I am very fortunate to live in elk country for the whole month of September every fall, but I know most hunters have only a week to 10 days each fall to get a bull on the ground. Given this time limitation, many hunters – friends, acquaintances and people on the Internet – frequently ask me how to plan an elk hunt during the month of September.
This can be very difficult to answer as it involves a number of variables such as moon phases, hunting pressure and the rut itself. However, after 20-plus years of hunting elk on public land during the month of September with great success, I feel I can give an accurate breakdown of what the elk and other hunters do from week to week. Here’s a peek at my week-by-week breakdown to help you find the time that works best for you.
Week 1 (September 1-7)
The first week of September can be difficult. Typically, the first couple days of the month seem like they are going to be really good. You’ll hear a couple bugles and elk will be visible. In reality, the bugles you are hearing are just the bulls – and usually the small bulls at that – bugling to bugle. They are tuning up for the rut and seeing who is around. The elk are out in the open because they have been left alone all summer to eat and lounge at their leisure. The first week almost tricks you into thinking that you are going to be covered up in elk from the get-go.
Week 1 Hunting Pressure
Usually, hunting pressure isn’t too bad the first week, but there are always a few die-hard hunters out there tromping around. It doesn’t take long for the elk to start going into the timber earlier in the morning and coming out later in the evening, and those bulls tuning up their voices quickly discover their bugles bring hunters determined to shoot at them. Because of this, after the first couple days, it always seems that there is virtually nothing going on in the elk woods for a while. First-week hunters, after those first few glorious days, often face little to no bugling, hot temperatures and little elk activity.
The bottom line is this can be a very difficult time to kill an elk. Unless you are dead set on hunting the first week, this wouldn’t be my first choice. The one exception: if you are backpacking in or hiking many miles from the road to a hidden basin. If that is the case it can be a decent time to hunt elk. They should be visible, and if you can spot them you might be able to move in on a bull and stalk him or call him in.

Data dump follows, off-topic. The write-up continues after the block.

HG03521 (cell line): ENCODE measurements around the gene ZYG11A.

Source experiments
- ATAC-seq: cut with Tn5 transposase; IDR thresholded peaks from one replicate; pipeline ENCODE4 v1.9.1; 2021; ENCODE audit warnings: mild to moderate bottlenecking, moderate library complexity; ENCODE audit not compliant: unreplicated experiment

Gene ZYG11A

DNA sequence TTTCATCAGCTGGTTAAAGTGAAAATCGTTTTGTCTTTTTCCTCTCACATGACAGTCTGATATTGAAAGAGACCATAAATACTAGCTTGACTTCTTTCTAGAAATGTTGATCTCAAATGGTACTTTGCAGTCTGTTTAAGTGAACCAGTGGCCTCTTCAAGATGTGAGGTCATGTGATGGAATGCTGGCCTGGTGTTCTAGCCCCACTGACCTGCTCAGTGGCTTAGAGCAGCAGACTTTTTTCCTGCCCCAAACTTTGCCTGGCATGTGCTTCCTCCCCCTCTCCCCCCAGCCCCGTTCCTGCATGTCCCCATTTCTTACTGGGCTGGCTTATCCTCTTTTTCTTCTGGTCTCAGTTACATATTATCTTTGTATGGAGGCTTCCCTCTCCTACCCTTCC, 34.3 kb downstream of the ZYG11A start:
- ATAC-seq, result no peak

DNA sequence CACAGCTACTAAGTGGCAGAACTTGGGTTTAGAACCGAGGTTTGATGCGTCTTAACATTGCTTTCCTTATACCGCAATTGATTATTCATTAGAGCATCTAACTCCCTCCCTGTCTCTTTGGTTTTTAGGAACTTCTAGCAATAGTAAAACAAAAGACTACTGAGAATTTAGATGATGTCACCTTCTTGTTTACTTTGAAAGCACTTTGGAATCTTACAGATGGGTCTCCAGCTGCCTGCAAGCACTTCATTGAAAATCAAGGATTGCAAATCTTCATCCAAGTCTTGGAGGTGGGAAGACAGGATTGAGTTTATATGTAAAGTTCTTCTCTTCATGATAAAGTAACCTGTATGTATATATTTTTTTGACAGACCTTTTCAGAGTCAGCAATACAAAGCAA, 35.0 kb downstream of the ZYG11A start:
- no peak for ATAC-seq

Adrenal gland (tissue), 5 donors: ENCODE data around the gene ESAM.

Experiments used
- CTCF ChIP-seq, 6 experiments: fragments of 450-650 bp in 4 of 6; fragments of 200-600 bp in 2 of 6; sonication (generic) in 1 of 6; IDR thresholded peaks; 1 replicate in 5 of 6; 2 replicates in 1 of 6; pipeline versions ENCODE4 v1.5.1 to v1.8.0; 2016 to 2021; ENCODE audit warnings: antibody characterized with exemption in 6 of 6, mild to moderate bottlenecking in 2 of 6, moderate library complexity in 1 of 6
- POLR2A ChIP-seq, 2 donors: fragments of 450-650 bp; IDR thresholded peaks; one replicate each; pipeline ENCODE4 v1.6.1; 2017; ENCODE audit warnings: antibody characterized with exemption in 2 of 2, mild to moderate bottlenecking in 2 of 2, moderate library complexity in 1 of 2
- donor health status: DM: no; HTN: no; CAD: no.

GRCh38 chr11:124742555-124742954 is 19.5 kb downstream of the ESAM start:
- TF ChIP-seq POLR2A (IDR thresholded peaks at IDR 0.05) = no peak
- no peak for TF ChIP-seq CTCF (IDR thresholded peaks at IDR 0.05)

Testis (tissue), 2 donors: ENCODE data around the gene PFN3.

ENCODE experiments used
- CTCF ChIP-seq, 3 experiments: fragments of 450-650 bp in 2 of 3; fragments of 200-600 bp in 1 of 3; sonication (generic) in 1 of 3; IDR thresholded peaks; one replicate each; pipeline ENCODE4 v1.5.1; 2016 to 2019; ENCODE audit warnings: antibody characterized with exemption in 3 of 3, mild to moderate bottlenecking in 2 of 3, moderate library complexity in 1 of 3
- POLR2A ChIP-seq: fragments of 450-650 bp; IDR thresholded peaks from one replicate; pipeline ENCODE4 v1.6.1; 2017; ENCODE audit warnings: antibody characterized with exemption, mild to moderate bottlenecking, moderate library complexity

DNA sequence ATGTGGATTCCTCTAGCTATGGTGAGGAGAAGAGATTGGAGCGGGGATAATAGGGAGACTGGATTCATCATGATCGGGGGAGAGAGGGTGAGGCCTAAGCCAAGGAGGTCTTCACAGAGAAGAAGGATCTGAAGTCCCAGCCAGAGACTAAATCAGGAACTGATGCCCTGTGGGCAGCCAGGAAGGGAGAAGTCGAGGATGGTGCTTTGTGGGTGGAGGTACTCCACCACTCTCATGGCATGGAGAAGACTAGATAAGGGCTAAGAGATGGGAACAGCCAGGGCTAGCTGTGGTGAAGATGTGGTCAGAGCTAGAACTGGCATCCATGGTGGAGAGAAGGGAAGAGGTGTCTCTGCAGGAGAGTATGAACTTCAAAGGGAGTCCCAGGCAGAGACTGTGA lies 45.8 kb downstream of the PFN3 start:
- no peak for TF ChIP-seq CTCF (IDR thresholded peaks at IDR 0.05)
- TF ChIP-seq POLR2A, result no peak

Week 2 (September 8-14)
Much like the first week, the second week of September can be a very quiet time in the elk woods. The bulls aren’t fully cranking, but you will more than likely start hearing more bugles as the days go by. This can be a great time to harvest a good bull and may be your best chance to call in a mature bull as most of the big boys are just starting to gather their harems. With the scent of estrus starting to trickle in the air and big bulls not yet herded up, this can be just the right time to call a mature bull into range.
Week 2 Hunting Pressure
Not too many years ago it was rare to see other bowhunters in the woods during this time. Most hunters saved their “big hunt” for the third week of the month. Lately, more bowhunters have figured out that the second week is a good time to be out chasing elk and that historically there has been less hunting pressure. Due to this, over the past five or so years it seems that camps of both resident and traveling non-resident hunters are showing up during the second week to jump on the bulls before everyone else does.
Personally, the second week might be my favorite time to hunt elk. I love calling elk, and this can be a great time to entice a bull with your instruments. Like the first week, this time can be frustrating if you aren’t seeing many elk, especially if you are hunting thick timber where you can’t effectively glass for tan bodies. I wouldn’t plan my trip to a new destination during the second week, but if you know the area, it’s a great time to take your elk vacation.
Stay tuned for Part II of this September week-by-week elk breakdown.